All in-hospital deaths were reviewed in a standardised manner. Secondary care and palliative care professionals attended 37% and 25% of meetings, respectively. It is important to place such attendance in context. Only specialities and agencies involved in the care of the child were invited to the meeting. For example, during the study period 65% of deaths involved children referred from hospitals in the region and in such cases it was appropriate to invite the local hospital professionals who had cared for the child. Therefore engagement by secondary care professionals was achieved in >50% of meetings that required their attendance. Sixty-one per cent deaths occurred in infants and 29% in children born prematurely; 63% of deaths occurred in children with chronic illness; 24% in those with disability; and 62% of deaths occurred in infants with chromosomal, genetic or congenital anomalies, all factors known to contribute to child mortality.14–19 In 85% of cases factors intrinsic to the child, namely the underlying disease or injury process, provided a complete explanation for death. The CDR multiprofessional meeting format directly established a definitive diagnosis in 9% patients. In 11% of cases, factors in the family and environment and, in 5% of cases, factors in parenting capacity, may have contributed to the vulnerability, ill health or death of the child. In 33% of cases, factors in service provision were identified that may have contributed to vulnerability, ill health or death, and in two patients such factors provided a complete explanation for death. The 26% of deaths were thought ‘preventable’ (through identifying a contributory factor that could be modified to reduce the risk of a future child’s death in the future) in keeping with other data and studies on child mortality.12 20 In deaths deemed ‘preventable’, factors in service provision were more commonly identified than factors across other domains (OR: 4.89; 95% CI 1.26 to 18.9). Service delivery issues often related to problems with treatment decisions, misapplication of knowledge and teamwork.
Strengths of study
We describe the first report of using the CDR process to review children’s hospital deaths. We have shown that it is possible to (a) engage key professionals involved in the management of the child across the pathway of care, (b) collect data of the sort that might be uploaded to a National Child Death Review database and (c) use a bioecological approach in discerning contributory factors and preventability.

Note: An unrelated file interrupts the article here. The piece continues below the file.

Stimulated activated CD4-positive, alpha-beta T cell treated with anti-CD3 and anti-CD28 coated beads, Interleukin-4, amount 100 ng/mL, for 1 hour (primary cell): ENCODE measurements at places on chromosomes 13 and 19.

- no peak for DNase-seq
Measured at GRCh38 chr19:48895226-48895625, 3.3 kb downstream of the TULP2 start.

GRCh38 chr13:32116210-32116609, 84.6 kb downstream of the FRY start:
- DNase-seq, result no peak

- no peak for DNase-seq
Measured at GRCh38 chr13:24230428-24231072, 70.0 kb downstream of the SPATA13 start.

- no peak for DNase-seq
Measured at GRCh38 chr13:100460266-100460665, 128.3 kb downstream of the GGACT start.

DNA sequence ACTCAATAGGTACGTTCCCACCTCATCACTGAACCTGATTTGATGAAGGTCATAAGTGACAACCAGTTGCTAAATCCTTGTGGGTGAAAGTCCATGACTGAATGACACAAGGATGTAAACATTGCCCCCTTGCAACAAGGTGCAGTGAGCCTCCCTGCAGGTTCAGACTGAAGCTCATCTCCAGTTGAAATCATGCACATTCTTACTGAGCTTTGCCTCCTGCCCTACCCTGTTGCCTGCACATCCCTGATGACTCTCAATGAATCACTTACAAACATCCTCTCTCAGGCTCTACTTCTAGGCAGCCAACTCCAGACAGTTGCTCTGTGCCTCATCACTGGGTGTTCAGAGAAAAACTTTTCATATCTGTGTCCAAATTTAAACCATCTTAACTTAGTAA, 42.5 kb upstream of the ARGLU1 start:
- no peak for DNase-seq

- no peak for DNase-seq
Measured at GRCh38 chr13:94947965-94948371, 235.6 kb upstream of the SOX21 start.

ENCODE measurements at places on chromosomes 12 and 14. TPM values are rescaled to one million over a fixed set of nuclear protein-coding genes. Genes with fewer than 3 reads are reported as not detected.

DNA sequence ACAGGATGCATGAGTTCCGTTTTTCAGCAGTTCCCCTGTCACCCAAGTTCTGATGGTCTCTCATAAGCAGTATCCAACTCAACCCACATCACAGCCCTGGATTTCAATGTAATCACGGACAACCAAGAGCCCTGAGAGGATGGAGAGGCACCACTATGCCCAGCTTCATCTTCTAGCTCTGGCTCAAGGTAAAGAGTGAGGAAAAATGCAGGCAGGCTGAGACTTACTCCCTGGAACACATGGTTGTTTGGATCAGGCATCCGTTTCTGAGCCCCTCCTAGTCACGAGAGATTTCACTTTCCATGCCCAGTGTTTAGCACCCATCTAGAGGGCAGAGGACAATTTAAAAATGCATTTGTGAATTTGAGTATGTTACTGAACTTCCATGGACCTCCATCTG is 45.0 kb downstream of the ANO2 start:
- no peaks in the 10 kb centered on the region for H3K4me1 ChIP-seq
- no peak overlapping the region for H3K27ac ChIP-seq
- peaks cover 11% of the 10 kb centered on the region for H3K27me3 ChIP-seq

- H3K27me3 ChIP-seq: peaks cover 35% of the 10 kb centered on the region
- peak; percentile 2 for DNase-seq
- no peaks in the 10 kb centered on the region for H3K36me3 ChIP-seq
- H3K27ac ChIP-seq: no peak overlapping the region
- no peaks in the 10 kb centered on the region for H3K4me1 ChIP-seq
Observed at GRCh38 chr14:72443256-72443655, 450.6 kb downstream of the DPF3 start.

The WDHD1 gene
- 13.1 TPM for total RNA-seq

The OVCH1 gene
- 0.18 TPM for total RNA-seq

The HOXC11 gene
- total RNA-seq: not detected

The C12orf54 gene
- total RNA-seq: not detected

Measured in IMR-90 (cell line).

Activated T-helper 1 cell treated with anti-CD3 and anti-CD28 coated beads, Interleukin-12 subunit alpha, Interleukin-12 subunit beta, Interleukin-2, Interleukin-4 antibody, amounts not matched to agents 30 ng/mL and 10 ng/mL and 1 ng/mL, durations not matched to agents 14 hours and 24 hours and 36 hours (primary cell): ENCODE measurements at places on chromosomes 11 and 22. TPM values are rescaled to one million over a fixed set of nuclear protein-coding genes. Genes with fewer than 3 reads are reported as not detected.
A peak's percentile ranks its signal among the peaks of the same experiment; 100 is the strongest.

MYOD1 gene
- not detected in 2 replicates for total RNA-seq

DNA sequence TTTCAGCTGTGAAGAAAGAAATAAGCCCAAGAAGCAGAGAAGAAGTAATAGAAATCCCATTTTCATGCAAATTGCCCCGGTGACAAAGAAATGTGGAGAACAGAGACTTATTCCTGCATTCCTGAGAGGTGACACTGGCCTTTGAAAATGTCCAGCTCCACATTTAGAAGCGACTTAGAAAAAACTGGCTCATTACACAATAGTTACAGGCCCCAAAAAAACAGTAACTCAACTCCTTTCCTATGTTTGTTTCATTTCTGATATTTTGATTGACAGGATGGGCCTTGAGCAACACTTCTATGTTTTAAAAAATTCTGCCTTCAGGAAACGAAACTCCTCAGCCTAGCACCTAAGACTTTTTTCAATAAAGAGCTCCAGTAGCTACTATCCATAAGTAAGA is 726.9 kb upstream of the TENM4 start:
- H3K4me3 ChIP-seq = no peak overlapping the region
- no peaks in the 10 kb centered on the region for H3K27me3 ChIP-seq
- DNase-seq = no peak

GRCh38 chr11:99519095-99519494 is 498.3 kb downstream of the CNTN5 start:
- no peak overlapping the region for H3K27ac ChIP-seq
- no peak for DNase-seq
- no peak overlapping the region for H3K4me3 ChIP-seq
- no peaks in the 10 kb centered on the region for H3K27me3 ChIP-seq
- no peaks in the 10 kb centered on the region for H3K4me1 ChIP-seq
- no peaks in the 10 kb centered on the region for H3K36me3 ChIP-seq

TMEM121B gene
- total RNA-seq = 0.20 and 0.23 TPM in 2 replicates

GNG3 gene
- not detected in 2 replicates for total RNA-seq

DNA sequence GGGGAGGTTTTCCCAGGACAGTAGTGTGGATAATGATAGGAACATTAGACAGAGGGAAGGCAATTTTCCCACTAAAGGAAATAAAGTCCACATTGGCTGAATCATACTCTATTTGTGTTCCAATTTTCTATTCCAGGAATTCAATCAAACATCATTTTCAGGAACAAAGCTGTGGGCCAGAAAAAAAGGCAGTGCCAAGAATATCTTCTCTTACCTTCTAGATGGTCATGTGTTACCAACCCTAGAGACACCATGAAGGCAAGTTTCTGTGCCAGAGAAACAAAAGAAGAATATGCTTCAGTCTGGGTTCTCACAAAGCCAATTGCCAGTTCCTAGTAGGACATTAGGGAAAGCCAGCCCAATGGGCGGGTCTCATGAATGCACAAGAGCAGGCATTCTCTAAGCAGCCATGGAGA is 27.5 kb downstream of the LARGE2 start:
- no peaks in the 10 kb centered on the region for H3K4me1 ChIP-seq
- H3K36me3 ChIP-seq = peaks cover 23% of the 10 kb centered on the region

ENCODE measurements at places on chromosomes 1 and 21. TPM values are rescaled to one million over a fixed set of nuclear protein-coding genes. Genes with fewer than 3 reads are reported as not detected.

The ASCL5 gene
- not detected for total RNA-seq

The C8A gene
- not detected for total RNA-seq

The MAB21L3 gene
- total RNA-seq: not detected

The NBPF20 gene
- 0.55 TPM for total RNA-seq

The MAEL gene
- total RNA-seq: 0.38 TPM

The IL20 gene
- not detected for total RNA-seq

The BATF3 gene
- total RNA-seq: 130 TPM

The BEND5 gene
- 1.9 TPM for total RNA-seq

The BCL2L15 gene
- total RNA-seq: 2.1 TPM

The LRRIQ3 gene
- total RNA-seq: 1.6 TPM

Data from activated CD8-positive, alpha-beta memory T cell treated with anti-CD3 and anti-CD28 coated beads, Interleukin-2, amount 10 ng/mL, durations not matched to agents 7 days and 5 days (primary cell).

Weaknesses of study
We recognise that, as a single centre study, its conclusions are not immediately generalisable to the wider NHS. While findings related to social demographics are of interest, firm conclusions on population risk factors for death require similar detailed child and parent data to be gathered on all hospital admissions. Our study pragmatically describes a clinical dataset and, with data elements missing, was not powered for causal hypothesis testing. It was disappointing not to have more parents directly submit questions to the CDR meeting. This reflected a lack of a single point of contact with bereaved families that we have since addressed through appointing a bereavement key worker that now results in nearly 50% of meetings receiving inquiries from families. These generally fall into the following categories: cause of death, risk of recurrence in future pregnancies, why certain treatment decisions were made and whether their child’s conditions/cause of death could have been prevented. Additionally, it proved very difficult to engage with general practitioners (GP) and it is acknowledged that this may have impacted on available data relating to parenting and social circumstances. In recent years, we have had more success engaging with GP through asking that they submit a very short report to the meeting outlining any clinical involvement they may have had with the patient. The average time (4 months) to arrange CDR meetings was too long and related either to protracted root cause analysis (RCA) investigations or postmortem processes that were vital in informing conclusions relating to cause of death. We have now set a standard of 3 months that is adhered to in cases not involving a postmortem; it is hoped that forthcoming statutory guidance relating to CDR will concentrate efforts to address the national shortage of trained paediatric pathologists. Lastly, although the MDT made a professionally informed evaluation of contributory factors and preventability of death, the study would be strengthened if the methodology had a priori agreed defined evidence-based criteria for risk factors and had adopted a more scientific approach to determining inter-rater variability.
Implications for policy